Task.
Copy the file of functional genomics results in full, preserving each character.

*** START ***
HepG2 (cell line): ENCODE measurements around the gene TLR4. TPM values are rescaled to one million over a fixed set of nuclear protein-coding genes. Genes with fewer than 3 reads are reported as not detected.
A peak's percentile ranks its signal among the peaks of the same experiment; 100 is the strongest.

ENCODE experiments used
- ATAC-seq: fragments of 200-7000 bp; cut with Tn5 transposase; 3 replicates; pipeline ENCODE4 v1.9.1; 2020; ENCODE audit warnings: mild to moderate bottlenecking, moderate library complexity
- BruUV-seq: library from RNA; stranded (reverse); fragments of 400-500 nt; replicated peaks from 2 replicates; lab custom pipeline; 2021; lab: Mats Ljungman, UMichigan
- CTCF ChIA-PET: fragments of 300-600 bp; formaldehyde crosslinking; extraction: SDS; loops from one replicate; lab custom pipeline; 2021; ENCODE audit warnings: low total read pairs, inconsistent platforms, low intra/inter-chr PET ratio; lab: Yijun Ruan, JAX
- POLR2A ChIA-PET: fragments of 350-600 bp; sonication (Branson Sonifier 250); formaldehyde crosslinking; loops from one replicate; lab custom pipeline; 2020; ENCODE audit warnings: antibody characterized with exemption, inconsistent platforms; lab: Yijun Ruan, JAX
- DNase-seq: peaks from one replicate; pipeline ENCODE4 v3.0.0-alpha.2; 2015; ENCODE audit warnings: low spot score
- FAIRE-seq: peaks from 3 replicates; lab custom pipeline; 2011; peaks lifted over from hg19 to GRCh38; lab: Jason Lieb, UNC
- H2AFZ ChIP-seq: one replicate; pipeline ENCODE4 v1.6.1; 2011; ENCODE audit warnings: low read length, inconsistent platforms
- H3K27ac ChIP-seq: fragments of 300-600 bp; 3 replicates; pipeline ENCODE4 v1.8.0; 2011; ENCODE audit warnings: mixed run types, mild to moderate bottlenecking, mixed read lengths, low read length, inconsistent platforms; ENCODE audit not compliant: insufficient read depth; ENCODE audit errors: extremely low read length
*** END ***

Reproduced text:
HepG2 (cell line): ENCODE measurements around the gene TLR4. TPM values are rescaled to one million over a fixed set of nuclear protein-coding genes. Genes with fewer than 3 reads are reported as not detected.
A peak's percentile ranks its signal among the peaks of the same experiment; 100 is the strongest.

ENCODE experiments used
- ATAC-seq: fragments of 200-7000 bp; cut with Tn5 transposase; 3 replicates; pipeline ENCODE4 v1.9.1; 2020; ENCODE audit warnings: mild to moderate bottlenecking, moderate library complexity
- BruUV-seq: library from RNA; stranded (reverse); fragments of 400-500 nt; replicated peaks from 2 replicates; lab custom pipeline; 2021; lab: Mats Ljungman, UMichigan
- CTCF ChIA-PET: fragments of 300-600 bp; formaldehyde crosslinking; extraction: SDS; loops from one replicate; lab custom pipeline; 2021; ENCODE audit warnings: low total read pairs, inconsistent platforms, low intra/inter-chr PET ratio; lab: Yijun Ruan, JAX
- POLR2A ChIA-PET: fragments of 350-600 bp; sonication (Branson Sonifier 250); formaldehyde crosslinking; loops from one replicate; lab custom pipeline; 2020; ENCODE audit warnings: antibody characterized with exemption, inconsistent platforms; lab: Yijun Ruan, JAX
- DNase-seq: peaks from one replicate; pipeline ENCODE4 v3.0.0-alpha.2; 2015; ENCODE audit warnings: low spot score
- FAIRE-seq: peaks from 3 replicates; lab custom pipeline; 2011; peaks lifted over from hg19 to GRCh38; lab: Jason Lieb, UNC
- H2AFZ ChIP-seq: one replicate; pipeline ENCODE4 v1.6.1; 2011; ENCODE audit warnings: low read length, inconsistent platforms
- H3K27ac ChIP-seq: fragments of 300-600 bp; 3 replicates; pipeline ENCODE4 v1.8.0; 2011; ENCODE audit warnings: mixed run types, mild to moderate bottlenecking, mixed read lengths, low read length, inconsistent platforms; ENCODE audit not compliant: insufficient read depth; ENCODE audit errors: extremely low read length